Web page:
Setting Up a Development Environment

This page describes how to setup a working Python development environment that can be used in developing Tacker on Ubuntu, Fedora or Mac OS X. These instructions assume you’re already familiar with Git and Gerrit, which is a code repository mirror and code review toolset , however if you aren’t please see this Git tutorial for an introduction to using Git and this guide for a tutorial on using Gerrit and Git for code contribution to OpenStack projects.

If you want to be able to run Tacker in a full OpenStack environment, you can use the excellent DevStack project to do so. There is a wiki page that describes setting up Tacker using DevStack.

Getting the code

Grab the code:

git clone
cd tacker

Testing Tacker


The unit tests are meant to cover as much code as possible and should be executed without the service running. They are designed to test the various pieces of the tacker tree to make sure any new changes don’t break existing functionality.

The functional tests are intended to validate actual system interaction. Mocks should be used sparingly, if at all. Care should be taken to ensure that existing system resources are not modified and that resources created in tests are properly cleaned up.

Development process

It is expected that any new changes that are proposed for merge come with tests for that feature or code area. Ideally any bugs fixes that are submitted also have tests to prove that they stay fixed! In addition, before proposing for merge, all of the current tests should be passing.

Running unit tests with tox

Before submitting a patch for review you should always ensure all test pass; a tox run is triggered by the Zuul gate executed on gerrit for each patch pushed for review.

With this mechanism you can either run the tests in the standard environment or create a virtual environment to run them in.

By default after running all of the tests, any pep8 errors found in the tree will be reported.

Note that the tests can use a database, see tools/ on how the databases are set up in the OpenStack CI environment.

Tacker, like other OpenStack projects, uses tox for managing the virtual environments for running test cases. It uses stestr for managing the running of the test cases.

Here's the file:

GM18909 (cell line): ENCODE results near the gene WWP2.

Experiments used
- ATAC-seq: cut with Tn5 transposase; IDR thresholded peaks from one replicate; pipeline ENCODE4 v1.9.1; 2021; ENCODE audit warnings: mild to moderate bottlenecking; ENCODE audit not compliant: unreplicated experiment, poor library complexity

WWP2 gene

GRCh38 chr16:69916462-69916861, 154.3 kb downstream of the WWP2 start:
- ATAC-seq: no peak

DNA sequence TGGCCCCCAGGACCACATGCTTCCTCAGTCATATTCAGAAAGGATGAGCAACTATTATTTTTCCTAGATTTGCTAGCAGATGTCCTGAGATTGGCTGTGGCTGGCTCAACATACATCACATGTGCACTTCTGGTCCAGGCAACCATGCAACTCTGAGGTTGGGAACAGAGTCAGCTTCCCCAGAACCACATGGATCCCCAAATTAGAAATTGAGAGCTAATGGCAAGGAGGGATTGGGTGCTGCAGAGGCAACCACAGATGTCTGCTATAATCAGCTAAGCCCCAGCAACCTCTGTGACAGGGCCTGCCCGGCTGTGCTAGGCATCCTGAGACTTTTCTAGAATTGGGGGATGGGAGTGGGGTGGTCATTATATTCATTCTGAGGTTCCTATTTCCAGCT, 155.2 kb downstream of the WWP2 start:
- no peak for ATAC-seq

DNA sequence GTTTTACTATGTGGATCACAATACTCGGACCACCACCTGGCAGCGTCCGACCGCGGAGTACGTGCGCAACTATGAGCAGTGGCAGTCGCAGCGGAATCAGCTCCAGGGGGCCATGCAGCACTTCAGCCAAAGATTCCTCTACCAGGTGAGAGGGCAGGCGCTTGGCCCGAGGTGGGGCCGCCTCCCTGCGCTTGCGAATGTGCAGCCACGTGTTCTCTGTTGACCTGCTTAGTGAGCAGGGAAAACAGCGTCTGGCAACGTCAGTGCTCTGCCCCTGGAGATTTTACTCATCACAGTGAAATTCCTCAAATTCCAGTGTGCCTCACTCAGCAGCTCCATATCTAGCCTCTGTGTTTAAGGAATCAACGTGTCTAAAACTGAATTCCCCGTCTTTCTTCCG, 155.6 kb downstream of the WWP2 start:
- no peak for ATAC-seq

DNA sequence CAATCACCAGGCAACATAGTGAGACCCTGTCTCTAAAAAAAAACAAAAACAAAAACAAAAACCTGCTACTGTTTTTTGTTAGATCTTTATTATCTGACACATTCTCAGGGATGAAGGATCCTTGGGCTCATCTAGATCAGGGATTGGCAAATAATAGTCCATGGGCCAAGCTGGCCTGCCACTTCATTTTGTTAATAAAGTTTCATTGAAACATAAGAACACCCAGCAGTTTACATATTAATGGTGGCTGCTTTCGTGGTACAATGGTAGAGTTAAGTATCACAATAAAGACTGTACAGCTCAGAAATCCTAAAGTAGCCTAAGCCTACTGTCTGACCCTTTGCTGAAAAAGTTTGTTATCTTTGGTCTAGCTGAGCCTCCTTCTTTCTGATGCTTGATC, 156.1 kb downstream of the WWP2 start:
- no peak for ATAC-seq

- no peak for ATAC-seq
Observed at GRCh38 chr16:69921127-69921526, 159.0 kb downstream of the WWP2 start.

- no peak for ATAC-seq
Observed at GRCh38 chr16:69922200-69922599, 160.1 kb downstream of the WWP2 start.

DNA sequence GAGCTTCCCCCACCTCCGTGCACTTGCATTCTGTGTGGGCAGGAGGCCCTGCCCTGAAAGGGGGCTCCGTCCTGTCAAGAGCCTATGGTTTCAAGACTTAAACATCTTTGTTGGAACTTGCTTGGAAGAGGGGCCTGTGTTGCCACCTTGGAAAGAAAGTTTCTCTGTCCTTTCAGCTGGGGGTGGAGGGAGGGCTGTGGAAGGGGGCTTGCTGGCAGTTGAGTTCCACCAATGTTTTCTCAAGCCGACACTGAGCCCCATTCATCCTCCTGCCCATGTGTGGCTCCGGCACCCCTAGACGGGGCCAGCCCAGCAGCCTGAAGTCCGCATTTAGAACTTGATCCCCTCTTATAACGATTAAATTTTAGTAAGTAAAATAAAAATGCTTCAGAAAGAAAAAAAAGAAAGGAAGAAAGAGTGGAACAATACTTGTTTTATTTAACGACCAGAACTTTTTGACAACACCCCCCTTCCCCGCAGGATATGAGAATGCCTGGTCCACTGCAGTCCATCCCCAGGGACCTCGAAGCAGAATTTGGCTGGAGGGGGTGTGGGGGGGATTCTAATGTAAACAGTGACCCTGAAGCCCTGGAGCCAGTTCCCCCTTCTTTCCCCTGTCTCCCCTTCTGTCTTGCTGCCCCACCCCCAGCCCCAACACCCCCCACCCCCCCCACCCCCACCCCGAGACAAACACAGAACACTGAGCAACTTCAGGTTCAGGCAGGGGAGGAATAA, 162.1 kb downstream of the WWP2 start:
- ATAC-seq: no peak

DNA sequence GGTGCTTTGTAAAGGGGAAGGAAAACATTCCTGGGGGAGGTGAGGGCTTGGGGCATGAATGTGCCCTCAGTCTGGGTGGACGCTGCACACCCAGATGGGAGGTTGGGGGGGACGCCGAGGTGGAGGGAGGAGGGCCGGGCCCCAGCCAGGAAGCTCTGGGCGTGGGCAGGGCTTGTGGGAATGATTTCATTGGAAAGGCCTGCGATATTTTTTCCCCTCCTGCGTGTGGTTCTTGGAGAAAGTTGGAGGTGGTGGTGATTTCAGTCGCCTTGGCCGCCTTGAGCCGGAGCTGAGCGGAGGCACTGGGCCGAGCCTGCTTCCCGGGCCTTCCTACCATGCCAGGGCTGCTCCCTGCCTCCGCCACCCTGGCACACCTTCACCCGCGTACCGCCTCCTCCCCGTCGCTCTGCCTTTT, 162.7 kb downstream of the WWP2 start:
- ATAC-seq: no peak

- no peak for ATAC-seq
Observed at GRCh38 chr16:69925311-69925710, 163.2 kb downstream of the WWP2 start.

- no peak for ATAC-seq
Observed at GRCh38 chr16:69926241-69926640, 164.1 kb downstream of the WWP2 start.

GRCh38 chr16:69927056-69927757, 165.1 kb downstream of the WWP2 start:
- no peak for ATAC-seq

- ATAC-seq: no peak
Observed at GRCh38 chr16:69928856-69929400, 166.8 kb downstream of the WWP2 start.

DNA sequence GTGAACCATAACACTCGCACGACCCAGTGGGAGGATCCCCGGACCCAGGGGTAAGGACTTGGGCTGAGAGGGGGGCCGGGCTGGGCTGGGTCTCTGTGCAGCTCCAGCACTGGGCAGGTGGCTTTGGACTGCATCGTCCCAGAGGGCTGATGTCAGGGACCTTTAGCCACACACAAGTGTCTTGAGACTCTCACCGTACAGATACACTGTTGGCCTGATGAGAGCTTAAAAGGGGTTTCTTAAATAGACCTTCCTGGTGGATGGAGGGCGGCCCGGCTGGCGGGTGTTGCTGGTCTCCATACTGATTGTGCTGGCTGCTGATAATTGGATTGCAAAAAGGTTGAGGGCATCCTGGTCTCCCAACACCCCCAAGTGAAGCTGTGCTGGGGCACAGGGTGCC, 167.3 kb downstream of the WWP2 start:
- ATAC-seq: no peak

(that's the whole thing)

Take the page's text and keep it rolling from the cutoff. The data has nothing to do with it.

Tox handles the creation of a series of virtualenvs that target specific versions of Python (2.7, 3.5, etc). stestr handles the parallel execution of series of test cases as well as the tracking of long-running tests and other things.

Running unit tests is as easy as executing this in the root directory of the Tacker source code:


For more information on the standard Tox-based test infrastructure used by OpenStack and how to do some common test/debugging procedures with stestr, see at:

Running individual tests

For running individual test modules or cases, you just need to pass the dot-separated path to the module you want as an argument to it.

For executing a specific test case, specify the name of the test case class separating it from the module path with a colon.

For example, the following would run only the TestVNFMPlugin tests from tacker/tests/unit/vm/

$ ./tox tacker.tests.unit.vm.test_plugin:TestVNFMPlugin


It’s possible to debug tests in a tox environment:

$ tox -e venv -- python -m [test module path]

Tox-created virtual environments (venv’s) can also be activated after a tox run and reused for debugging:

$ tox -e venv
$ . .tox/venv/bin/activate
$ python -m [test module path]

Tox packages and installs the tacker source tree in a given venv on every invocation, but if modifications need to be made between invocation (e.g. adding more pdb statements), it is recommended that the source tree be installed in the venv in editable mode:

# run this only after activating the venv
$ pip install --editable .

Editable mode ensures that changes made to the source tree are automatically reflected in the venv, and that such changes are not overwritten during the next tox run.


Tacker project supports the configuration of Pylint, a lint tool for Python code.

You can get Pylint CLI tool from PyPI:

$ pip install pylint

Then you can check your code with Pylint like:

$ pylint path/to/code

If you want to check the entire Tacker code:

$ pylint tacker/

.pylintrc in Tacker repository root is a configuration file of Pylint.

If you want to check Pylint messages, detailed CLI configurations and configurations in .pylintrc, please refer to Pylint official reference.